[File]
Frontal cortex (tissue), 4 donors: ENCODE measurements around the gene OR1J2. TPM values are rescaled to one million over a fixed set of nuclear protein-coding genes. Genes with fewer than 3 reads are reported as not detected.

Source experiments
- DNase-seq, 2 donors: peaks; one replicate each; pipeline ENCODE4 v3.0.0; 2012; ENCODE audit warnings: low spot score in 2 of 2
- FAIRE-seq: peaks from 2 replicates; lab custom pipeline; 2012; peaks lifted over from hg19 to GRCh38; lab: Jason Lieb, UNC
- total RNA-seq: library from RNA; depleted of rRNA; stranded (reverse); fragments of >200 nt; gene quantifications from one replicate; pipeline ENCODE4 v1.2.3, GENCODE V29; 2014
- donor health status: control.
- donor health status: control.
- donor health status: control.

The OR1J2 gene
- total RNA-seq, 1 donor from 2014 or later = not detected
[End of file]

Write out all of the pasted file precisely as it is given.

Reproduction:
Frontal cortex (tissue), 4 donors: ENCODE measurements around the gene OR1J2. TPM values are rescaled to one million over a fixed set of nuclear protein-coding genes. Genes with fewer than 3 reads are reported as not detected.

Source experiments
- DNase-seq, 2 donors: peaks; one replicate each; pipeline ENCODE4 v3.0.0; 2012; ENCODE audit warnings: low spot score in 2 of 2
- FAIRE-seq: peaks from 2 replicates; lab custom pipeline; 2012; peaks lifted over from hg19 to GRCh38; lab: Jason Lieb, UNC
- total RNA-seq: library from RNA; depleted of rRNA; stranded (reverse); fragments of >200 nt; gene quantifications from one replicate; pipeline ENCODE4 v1.2.3, GENCODE V29; 2014
- donor health status: control.
- donor health status: control.
- donor health status: control.

The OR1J2 gene
- total RNA-seq, 1 donor from 2014 or later = not detected